“We called each other our armchair psychiatrists,” she said. “We were kindred spirits. He had one of the most remarkable personalities of anyone I’ve ever met in my life.”

Another longtime chum, Bo Bedford, is a huge music fan and through Moyes was lucky enough to hang with the likes of the members of the Nitty Gritty Dirt Band and Ricky Skaggs, who were just a couple of the acts Moyes booked at his Castle Creek venue in Grand Junction. Bedford also met Willie Nelson and Bonnie Raitt thanks to Moyes’s life in the music business.

And they had something else in common; each had been busted on drug charges and sentenced to time in what Bedford calls “Club Fed.” The two bumped into each other in Telluride in the summer of 1992 and when asked, Bedford told his old friend he wasn’t doing too well, as he had just been sentenced to a stint in federal prison. From Moyes, Bedford got some valuable “tips from the inside.”

“He said, ‘I just got out. Here’s who you need to talk to,’ when I went in,” Bedford said. He joined the softball team and had a network of staff contacts to help ease his time on the inside.

Bedford also recalled Moyes as a fine athlete, accomplished at basketball and tennis, and a terrific piano player.

“He liked to come in here (the New Sheridan Hotel, where Bedford works) after hours and play the Steve Butts piano in the American Room,” he said.

But most importantly, Bedford said, “He was always a man of his word.”

Amy Taylor, who was in Moyes’ orbit from when she was 12 years old, would often croon along with Moyes — who loved the work of Townes Van Zandt — during those late-night sessions. She affectionately called him “Moyzart,” and said she loved harmonizing with him, especially on the Little Feat classic “Willin.’”

“He was so supportive of Taylor/Pale (her duo with guitarist Mike Pale),” she said. “And I loved that laugh and joyful smile. He was always a kind, inspiring and special friend to me.”

Moyes cast a wide net of people who loved him. Almost everyone who spoke of Moyes said, “you really should talk to … ”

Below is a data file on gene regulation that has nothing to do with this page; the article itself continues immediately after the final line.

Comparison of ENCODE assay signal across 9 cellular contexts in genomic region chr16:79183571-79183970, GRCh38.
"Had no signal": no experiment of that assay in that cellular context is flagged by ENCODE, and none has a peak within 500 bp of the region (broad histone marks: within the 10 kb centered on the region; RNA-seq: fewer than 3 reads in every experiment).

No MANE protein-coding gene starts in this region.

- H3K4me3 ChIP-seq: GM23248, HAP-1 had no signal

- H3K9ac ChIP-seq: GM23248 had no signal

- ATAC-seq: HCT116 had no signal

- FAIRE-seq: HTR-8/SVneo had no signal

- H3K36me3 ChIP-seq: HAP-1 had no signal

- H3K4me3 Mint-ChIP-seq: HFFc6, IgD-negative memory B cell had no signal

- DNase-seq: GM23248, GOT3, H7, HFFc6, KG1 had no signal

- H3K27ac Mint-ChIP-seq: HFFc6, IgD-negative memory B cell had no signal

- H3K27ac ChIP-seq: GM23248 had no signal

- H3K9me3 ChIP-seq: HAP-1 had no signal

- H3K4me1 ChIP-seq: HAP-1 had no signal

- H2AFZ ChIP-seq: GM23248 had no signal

Jena Williams remembered the distinctive sound of his laughter.

“I could be in Nepal, hear that great guffawing laugh of his — bordering on a cackle. If you know him, you know what I mean and know exactly who it was. One of a kind, man!”

Tracy Boyce’s friendship with Moyes goes back 20 years.

“Doug was so animated and really lived his life in living color,” she said. “I am grateful to have been friends with this generous free spirit. He is one that will be truly missed and never forgotten.”

According to his official obituary, Moyes “maintained homes in Grand Junction, Telluride, and his cherished mountain house outside of Sawpit, which is where he found his greatest peace.” It was there where Moyes slipped away in his sleep.

As well as his music venues in Texas and Colorado, he also promoted music throughout the Western Slope and beyond, and lent advice to musicians navigating the music business.

 “Doug was instrumental in encouraging many musicians through their journey in the music realm,” his obituary read.

Survivors include his partner, Debie Sharpe, his brother David and his wife Ann, and their daughter Zoey, as well as many cousins, nieces and nephews.

The memorial at the Sheridan Opera House at 5:30 p.m. Saturday will feature a slide show, curated tunes that Moyes loved, and an opportunity to tell stories and share memories.